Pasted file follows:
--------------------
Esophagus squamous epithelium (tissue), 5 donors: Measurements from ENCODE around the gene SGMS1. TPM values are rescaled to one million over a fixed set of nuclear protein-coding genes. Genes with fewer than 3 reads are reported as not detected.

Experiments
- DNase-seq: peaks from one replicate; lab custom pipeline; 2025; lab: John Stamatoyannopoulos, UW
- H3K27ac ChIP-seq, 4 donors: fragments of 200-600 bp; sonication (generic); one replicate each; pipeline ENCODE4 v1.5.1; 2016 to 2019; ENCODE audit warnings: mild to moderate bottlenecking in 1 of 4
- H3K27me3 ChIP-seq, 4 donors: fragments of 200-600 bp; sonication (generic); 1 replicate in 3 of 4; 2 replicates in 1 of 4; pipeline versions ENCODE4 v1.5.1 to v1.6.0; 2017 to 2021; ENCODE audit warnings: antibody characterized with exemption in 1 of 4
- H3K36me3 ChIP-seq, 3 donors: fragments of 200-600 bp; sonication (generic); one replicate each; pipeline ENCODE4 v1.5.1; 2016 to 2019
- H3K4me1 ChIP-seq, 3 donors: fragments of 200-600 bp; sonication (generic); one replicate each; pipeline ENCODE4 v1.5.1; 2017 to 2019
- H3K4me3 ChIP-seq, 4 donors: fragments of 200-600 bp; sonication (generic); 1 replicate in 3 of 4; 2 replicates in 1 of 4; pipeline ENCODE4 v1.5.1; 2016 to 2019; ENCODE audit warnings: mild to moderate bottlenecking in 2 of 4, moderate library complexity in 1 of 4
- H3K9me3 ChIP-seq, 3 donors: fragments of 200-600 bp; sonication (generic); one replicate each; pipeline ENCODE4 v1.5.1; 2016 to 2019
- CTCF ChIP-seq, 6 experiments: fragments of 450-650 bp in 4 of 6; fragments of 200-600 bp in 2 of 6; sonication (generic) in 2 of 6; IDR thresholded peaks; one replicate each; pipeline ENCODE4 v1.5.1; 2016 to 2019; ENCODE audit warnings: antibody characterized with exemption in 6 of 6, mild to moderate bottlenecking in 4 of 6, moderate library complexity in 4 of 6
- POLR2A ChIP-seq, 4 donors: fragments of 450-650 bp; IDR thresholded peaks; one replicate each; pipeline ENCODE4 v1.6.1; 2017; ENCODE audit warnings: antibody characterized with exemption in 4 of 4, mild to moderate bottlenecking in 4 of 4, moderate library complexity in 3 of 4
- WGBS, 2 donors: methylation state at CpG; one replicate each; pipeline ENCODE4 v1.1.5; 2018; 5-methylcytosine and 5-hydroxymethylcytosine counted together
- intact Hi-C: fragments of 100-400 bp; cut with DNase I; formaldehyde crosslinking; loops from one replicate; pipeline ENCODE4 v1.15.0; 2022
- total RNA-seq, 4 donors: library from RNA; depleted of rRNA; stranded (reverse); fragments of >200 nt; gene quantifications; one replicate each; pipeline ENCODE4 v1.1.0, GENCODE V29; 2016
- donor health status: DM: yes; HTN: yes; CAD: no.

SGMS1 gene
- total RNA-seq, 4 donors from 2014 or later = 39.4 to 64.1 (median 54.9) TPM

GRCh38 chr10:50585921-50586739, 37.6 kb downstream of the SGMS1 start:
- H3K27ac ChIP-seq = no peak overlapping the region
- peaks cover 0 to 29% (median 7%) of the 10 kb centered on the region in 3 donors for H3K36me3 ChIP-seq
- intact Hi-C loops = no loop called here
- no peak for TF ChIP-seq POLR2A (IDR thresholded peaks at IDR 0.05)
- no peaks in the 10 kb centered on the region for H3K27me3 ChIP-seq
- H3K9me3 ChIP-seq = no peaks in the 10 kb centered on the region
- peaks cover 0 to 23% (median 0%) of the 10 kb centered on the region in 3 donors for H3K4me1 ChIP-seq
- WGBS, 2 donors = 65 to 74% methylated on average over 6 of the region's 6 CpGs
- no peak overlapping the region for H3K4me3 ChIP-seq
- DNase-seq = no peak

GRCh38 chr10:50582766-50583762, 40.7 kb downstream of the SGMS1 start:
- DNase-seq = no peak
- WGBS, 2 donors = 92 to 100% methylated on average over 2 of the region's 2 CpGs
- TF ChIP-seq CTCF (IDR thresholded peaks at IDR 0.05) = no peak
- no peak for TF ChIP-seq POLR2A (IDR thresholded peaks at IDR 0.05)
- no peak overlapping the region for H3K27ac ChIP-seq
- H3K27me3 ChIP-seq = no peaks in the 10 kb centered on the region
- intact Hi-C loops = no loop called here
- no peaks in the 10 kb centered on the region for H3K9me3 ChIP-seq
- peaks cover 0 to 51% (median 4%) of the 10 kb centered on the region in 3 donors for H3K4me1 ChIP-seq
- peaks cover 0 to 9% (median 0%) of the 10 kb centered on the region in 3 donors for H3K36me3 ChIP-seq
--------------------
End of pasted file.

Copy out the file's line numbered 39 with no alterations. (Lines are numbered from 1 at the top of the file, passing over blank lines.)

- peaks cover 0 to 9% (median 0%) of the 10 kb centered on the region in 3 donors for H3K36me3 ChIP-seq